The other morning, I went to breakfast with my 17-year-old nephew, Michael (Mikey). It was a good conversation. As usual, I asked him his plans for the future. His response greatly impressed me.
He did not want to go to college. I could not have been prouder. Let me explain why.
Currently, Mikey works basic carpentry and building labor on the weekends. Between school years he will shift to full time over the summer. He likes to work with his hands and he wants to save for a car. (In my family, you earn the money to pay for the things you want.)
So, he thought about it and he wants to go to tech school and learn a trade. He listed off a number of trades – plumbing, electrical work, HVAC systems, etc. He was not too sure which skill he wanted to learn just yet, but he knew it would be a trade.
I am proud!
I have long felt the problem with the United States has been our increasingly elitist attitude. The US did not start as a country of elitists. We began as a country that was purposely NOT elitist.
We, Americans, shunned an established aristocracy. There was a time that we judged a man not by that which he made on a paycheck, but that which he made with his life. A good family and a stable home were the admirable goals of the generations of immigrants that came to the US to leave the elitism of Europe. We looked down on those who looked down on the working man.
Those days seem to be gone.
We have traded our lunchboxes for briefcases. But what have we gotten for it? Stagnant wages for the past forty years, jobs outsourced to low wage countries like China, and an overall National malaise. Why? We do not BUILD anything anymore. We buy things that others have built.
Ask any woodworker the definition of joy and he will tell you the following: standing in front of the cabinet you just built, with your own two hands, and marveling at the fact that you built that cabinet yourself.
We need to get back to becoming a nation of builders.
Today, we have an education system that teaches kids they MUST go to college. This is considered the mark of an achiever. But I disagree. Here is the problem with that mentality: much of that which is taught in college are skills that can be outsourced.
You cannot outsource a broken toilet, but you can get paid very well for learning how to fix one.
The problem with the United States is that we turned our backs on the trade schools that once made this country great. We assumed that teaching kids calculus was more important than teaching kids how to fix an exhaust manifold leak. There is no doubt that calculus is important for some, but for others it simply isn’t.
We should reopen tech schools around the country and get back to the basics of teaching some of our kids that good old fashioned Labor is just as admirable as a sheepskin.
Let’s face it, some kids like my nephew are just not built to sit in a classroom. Rather than deny them the privilege of a skill set that can serve them for years to come, we should encourage more of them to seek alternative forms of education – trade schools. The United States would be in much better shape if we had more skilled laborers.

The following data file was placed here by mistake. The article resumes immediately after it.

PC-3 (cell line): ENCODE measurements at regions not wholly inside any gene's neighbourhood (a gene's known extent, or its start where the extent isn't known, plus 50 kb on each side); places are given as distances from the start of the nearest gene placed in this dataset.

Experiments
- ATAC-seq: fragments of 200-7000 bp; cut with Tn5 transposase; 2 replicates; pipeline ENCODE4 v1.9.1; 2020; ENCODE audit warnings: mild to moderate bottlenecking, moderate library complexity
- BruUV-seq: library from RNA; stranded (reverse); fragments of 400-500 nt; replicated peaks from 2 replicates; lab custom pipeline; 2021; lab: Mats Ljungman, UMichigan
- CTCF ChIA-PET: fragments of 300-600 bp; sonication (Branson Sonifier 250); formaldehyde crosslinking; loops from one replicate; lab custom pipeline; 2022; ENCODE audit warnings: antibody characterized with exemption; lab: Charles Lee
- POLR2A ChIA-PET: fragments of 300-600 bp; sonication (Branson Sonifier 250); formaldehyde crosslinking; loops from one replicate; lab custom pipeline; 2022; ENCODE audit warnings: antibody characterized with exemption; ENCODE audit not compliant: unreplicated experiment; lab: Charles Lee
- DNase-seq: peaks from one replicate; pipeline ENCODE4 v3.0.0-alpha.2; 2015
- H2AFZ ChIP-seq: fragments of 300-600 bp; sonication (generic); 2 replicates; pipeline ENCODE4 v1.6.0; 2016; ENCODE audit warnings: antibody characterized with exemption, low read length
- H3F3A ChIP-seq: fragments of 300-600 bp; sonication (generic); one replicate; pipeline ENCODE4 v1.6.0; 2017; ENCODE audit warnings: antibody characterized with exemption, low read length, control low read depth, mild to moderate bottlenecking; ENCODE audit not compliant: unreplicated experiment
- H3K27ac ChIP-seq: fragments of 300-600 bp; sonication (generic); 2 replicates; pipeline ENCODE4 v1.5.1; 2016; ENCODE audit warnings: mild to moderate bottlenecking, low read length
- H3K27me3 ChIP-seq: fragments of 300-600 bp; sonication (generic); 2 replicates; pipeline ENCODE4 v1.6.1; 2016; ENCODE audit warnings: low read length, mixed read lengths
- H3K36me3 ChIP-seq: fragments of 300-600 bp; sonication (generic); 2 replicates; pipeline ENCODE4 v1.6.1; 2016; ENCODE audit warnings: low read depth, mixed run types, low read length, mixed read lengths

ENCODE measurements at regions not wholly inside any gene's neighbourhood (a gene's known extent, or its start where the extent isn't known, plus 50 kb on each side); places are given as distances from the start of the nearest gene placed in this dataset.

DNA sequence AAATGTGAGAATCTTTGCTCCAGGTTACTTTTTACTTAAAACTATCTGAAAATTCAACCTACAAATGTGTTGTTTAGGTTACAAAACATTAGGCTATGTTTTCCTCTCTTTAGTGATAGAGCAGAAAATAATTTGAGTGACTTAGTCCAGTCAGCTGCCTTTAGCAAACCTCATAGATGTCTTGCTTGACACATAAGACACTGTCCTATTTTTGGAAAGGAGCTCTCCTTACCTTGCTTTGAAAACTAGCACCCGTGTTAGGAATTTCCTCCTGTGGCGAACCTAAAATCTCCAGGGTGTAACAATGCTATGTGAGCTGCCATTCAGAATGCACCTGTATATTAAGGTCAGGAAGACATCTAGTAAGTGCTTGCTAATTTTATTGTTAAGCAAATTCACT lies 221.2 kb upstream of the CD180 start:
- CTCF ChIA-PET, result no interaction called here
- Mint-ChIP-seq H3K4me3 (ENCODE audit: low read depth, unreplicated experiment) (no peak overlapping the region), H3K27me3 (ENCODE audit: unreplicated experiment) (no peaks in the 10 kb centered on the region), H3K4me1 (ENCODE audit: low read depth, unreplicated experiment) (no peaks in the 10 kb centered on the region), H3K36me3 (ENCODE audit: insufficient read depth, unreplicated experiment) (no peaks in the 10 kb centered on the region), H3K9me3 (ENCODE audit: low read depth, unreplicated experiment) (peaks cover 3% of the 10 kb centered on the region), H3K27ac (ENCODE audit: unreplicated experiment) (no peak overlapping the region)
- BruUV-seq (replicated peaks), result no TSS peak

The economic realities of the world are pretty easy to figure out: the world is becoming more automated. That which used to take two-hundred workers now takes twenty… someday it may take two. Those twenty, or two, will not need to know the intricacies of tribalism in an obscure African location; they will need to know how to keep the electrical grid humming.
Yet, we continue to close trade schools. Technical high schools and colleges have been replaced by Community Colleges that teach Modern Art as a major. Whereas I have nothing against art, let’s get real – if you are getting your Modern Art degree in a Community College you are bound for a life in retail.
We should be reopening schools that teach young men and women how to swing a hammer, not a paintbrush.
Again, if someone wants to be an artist, that is fine. But becoming an artist is a luxury few will ever enjoy. Becoming a carpenter is a skill that can feed a family for a lifetime.
Getting back to a competitive global economy requires a skilled workforce that knows the difference between a towel and a trowel, a calculator from a closet auger, and a plasma cutter from a plasma television.
Technical schools would be a great step forward. But that requires a recalibration of our societal mindset. We need to begin valuing the electrician the same as we value lawyers… in fact, we should value them more. I can live without a lawsuit, but I definitely need the lights on.
As a country, we need National Leadership, beginning with our next President, who does not look at the working classes as a potential voting bloc that can be exploited. The next President needs to look at the working classes as the core of American values. He, or God forbid she, must have the courage to tell the American Federation of Teachers and the American Association of University Professors, “NO MORE!”
The next President should then unleash the powerful potential of the American people by training them to work, build, and fix tangible things rather than dwell on hypothetical intangibles. Unfortunately, the American worker has been forced to endure conversations on who should pee in which bathrooms. We should be talking to each other about how to get kids like my nephew Mikey reworking air conditioning units and electrical panels.
Of course, that also means we need political leadership that looks at the American people and sees all of them as fundamentally good. We have not had such a President in a very, very long time. I hope that will change soon – for everyone’s sake.
Then, instead of leaders telling us that we “did not build that,” we might get a President who shakes the calloused hands of the American working man and woman and says, “Thank you for building a Great Nation.”